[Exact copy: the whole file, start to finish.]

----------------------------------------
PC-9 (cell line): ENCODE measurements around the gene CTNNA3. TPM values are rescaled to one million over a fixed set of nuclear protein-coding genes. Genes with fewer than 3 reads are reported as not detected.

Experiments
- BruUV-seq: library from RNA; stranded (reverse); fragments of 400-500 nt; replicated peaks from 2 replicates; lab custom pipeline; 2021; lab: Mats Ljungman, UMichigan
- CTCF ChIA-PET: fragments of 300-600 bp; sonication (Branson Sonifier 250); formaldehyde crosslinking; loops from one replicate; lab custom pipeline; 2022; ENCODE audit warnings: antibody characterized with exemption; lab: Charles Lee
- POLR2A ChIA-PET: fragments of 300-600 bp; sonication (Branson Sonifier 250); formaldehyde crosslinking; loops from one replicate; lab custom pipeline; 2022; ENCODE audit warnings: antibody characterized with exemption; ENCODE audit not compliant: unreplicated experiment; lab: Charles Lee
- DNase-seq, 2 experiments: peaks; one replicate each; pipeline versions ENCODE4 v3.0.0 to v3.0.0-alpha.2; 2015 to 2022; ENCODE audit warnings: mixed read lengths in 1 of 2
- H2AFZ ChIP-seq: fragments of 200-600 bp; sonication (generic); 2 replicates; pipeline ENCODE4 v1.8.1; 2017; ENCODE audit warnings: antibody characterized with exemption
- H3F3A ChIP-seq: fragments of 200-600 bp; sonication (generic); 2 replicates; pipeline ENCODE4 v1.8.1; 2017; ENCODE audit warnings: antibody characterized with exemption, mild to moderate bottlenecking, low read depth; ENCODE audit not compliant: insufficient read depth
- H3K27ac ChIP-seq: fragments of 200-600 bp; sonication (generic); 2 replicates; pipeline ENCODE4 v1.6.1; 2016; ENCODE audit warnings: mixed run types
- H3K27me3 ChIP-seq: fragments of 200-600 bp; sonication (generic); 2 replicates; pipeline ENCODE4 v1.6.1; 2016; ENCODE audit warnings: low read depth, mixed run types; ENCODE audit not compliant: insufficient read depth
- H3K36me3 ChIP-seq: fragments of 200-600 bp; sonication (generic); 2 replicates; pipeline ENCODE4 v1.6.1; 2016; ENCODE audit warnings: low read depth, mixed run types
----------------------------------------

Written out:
PC-9 (cell line): ENCODE measurements around the gene CTNNA3. TPM values are rescaled to one million over a fixed set of nuclear protein-coding genes. Genes with fewer than 3 reads are reported as not detected.

Experiments
- BruUV-seq: library from RNA; stranded (reverse); fragments of 400-500 nt; replicated peaks from 2 replicates; lab custom pipeline; 2021; lab: Mats Ljungman, UMichigan
- CTCF ChIA-PET: fragments of 300-600 bp; sonication (Branson Sonifier 250); formaldehyde crosslinking; loops from one replicate; lab custom pipeline; 2022; ENCODE audit warnings: antibody characterized with exemption; lab: Charles Lee
- POLR2A ChIA-PET: fragments of 300-600 bp; sonication (Branson Sonifier 250); formaldehyde crosslinking; loops from one replicate; lab custom pipeline; 2022; ENCODE audit warnings: antibody characterized with exemption; ENCODE audit not compliant: unreplicated experiment; lab: Charles Lee
- DNase-seq, 2 experiments: peaks; one replicate each; pipeline versions ENCODE4 v3.0.0 to v3.0.0-alpha.2; 2015 to 2022; ENCODE audit warnings: mixed read lengths in 1 of 2
- H2AFZ ChIP-seq: fragments of 200-600 bp; sonication (generic); 2 replicates; pipeline ENCODE4 v1.8.1; 2017; ENCODE audit warnings: antibody characterized with exemption
- H3F3A ChIP-seq: fragments of 200-600 bp; sonication (generic); 2 replicates; pipeline ENCODE4 v1.8.1; 2017; ENCODE audit warnings: antibody characterized with exemption, mild to moderate bottlenecking, low read depth; ENCODE audit not compliant: insufficient read depth
- H3K27ac ChIP-seq: fragments of 200-600 bp; sonication (generic); 2 replicates; pipeline ENCODE4 v1.6.1; 2016; ENCODE audit warnings: mixed run types
- H3K27me3 ChIP-seq: fragments of 200-600 bp; sonication (generic); 2 replicates; pipeline ENCODE4 v1.6.1; 2016; ENCODE audit warnings: low read depth, mixed run types; ENCODE audit not compliant: insufficient read depth
- H3K36me3 ChIP-seq: fragments of 200-600 bp; sonication (generic); 2 replicates; pipeline ENCODE4 v1.6.1; 2016; ENCODE audit warnings: low read depth, mixed run types